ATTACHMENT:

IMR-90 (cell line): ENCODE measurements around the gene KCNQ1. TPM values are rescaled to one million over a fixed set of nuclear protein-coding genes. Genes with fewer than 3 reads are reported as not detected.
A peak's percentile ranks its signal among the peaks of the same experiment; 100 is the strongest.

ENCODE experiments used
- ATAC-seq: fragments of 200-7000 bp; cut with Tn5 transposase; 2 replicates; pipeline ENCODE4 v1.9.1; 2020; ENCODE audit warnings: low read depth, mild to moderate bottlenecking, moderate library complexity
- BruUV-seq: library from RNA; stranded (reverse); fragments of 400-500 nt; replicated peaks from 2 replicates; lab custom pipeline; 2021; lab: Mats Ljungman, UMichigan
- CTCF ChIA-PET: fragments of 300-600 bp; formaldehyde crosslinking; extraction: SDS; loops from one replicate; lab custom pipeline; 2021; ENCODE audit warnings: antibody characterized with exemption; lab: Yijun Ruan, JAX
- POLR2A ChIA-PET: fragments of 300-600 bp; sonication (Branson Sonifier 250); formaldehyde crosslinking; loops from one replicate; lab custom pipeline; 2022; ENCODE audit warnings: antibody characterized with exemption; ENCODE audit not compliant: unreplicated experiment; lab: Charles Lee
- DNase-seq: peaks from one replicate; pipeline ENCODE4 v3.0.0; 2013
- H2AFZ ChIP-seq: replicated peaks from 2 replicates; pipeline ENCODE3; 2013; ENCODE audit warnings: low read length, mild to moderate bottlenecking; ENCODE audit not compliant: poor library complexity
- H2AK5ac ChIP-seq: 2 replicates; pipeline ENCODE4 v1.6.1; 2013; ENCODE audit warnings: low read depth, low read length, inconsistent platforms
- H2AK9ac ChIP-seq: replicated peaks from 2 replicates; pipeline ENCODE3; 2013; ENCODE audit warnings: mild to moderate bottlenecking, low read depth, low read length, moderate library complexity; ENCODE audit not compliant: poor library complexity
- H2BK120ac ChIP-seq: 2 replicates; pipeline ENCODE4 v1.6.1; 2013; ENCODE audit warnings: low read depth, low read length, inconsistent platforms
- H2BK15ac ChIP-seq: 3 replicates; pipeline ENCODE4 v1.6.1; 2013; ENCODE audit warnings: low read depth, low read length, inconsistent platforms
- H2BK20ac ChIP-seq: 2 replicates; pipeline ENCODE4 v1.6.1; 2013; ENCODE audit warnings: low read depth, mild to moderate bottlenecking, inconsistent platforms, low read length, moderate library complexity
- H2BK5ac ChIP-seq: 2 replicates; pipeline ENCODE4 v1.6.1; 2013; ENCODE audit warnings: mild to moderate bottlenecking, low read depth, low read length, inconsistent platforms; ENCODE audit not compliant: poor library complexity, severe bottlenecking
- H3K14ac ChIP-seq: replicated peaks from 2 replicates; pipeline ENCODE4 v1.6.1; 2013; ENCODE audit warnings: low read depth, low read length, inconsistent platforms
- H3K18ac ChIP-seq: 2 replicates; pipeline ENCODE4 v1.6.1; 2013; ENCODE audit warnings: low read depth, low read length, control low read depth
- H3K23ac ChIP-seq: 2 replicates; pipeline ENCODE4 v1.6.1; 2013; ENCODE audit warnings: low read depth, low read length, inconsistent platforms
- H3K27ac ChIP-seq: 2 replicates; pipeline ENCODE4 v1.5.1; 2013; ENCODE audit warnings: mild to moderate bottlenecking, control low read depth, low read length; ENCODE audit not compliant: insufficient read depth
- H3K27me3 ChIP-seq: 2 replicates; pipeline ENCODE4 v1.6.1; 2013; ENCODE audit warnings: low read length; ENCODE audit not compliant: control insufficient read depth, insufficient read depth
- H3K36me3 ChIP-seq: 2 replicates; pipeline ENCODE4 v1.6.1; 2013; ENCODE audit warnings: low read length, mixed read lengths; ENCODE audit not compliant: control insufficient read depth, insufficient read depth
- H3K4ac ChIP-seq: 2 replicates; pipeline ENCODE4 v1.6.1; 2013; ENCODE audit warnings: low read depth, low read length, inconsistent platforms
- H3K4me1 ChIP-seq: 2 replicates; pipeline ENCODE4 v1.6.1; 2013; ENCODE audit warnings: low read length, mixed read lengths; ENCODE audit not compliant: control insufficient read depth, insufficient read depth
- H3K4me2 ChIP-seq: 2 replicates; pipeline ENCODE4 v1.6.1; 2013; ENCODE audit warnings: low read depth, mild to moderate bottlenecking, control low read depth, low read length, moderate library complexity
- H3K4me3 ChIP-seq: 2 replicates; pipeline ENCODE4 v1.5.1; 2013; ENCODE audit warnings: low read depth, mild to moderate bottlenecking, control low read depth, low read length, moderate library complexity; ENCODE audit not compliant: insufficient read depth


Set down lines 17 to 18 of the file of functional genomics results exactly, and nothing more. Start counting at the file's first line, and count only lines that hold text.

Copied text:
- H3K18ac ChIP-seq: 2 replicates; pipeline ENCODE4 v1.6.1; 2013; ENCODE audit warnings: low read depth, low read length, control low read depth
- H3K23ac ChIP-seq: 2 replicates; pipeline ENCODE4 v1.6.1; 2013; ENCODE audit warnings: low read depth, low read length, inconsistent platforms